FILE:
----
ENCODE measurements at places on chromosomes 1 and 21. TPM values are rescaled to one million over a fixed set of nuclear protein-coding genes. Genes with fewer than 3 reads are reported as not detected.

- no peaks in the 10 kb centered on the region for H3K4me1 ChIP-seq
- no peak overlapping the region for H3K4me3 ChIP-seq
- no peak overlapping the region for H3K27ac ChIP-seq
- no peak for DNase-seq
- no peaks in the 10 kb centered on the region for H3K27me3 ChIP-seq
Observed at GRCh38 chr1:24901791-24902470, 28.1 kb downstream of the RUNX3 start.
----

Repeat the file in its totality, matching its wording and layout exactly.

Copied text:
ENCODE measurements at places on chromosomes 1 and 21. TPM values are rescaled to one million over a fixed set of nuclear protein-coding genes. Genes with fewer than 3 reads are reported as not detected.

- no peaks in the 10 kb centered on the region for H3K4me1 ChIP-seq
- no peak overlapping the region for H3K4me3 ChIP-seq
- no peak overlapping the region for H3K27ac ChIP-seq
- no peak for DNase-seq
- no peaks in the 10 kb centered on the region for H3K27me3 ChIP-seq
Observed at GRCh38 chr1:24901791-24902470, 28.1 kb downstream of the RUNX3 start.